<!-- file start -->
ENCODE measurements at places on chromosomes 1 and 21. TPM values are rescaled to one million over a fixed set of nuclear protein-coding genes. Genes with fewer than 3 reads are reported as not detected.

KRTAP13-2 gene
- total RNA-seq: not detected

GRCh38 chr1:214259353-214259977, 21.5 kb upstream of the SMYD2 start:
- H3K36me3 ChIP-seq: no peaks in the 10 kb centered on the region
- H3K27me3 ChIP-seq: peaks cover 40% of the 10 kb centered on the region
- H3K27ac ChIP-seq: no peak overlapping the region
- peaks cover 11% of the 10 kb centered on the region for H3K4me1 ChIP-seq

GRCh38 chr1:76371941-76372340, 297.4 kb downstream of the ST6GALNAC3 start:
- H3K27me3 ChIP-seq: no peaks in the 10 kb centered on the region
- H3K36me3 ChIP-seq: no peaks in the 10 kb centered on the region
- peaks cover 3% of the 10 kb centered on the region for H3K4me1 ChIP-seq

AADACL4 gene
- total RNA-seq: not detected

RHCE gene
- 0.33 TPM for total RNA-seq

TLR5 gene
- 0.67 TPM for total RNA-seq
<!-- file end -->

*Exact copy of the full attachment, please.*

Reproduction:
ENCODE measurements at places on chromosomes 1 and 21. TPM values are rescaled to one million over a fixed set of nuclear protein-coding genes. Genes with fewer than 3 reads are reported as not detected.

KRTAP13-2 gene
- total RNA-seq: not detected

GRCh38 chr1:214259353-214259977, 21.5 kb upstream of the SMYD2 start:
- H3K36me3 ChIP-seq: no peaks in the 10 kb centered on the region
- H3K27me3 ChIP-seq: peaks cover 40% of the 10 kb centered on the region
- H3K27ac ChIP-seq: no peak overlapping the region
- peaks cover 11% of the 10 kb centered on the region for H3K4me1 ChIP-seq

GRCh38 chr1:76371941-76372340, 297.4 kb downstream of the ST6GALNAC3 start:
- H3K27me3 ChIP-seq: no peaks in the 10 kb centered on the region
- H3K36me3 ChIP-seq: no peaks in the 10 kb centered on the region
- peaks cover 3% of the 10 kb centered on the region for H3K4me1 ChIP-seq

AADACL4 gene
- total RNA-seq: not detected

RHCE gene
- 0.33 TPM for total RNA-seq

TLR5 gene
- 0.67 TPM for total RNA-seq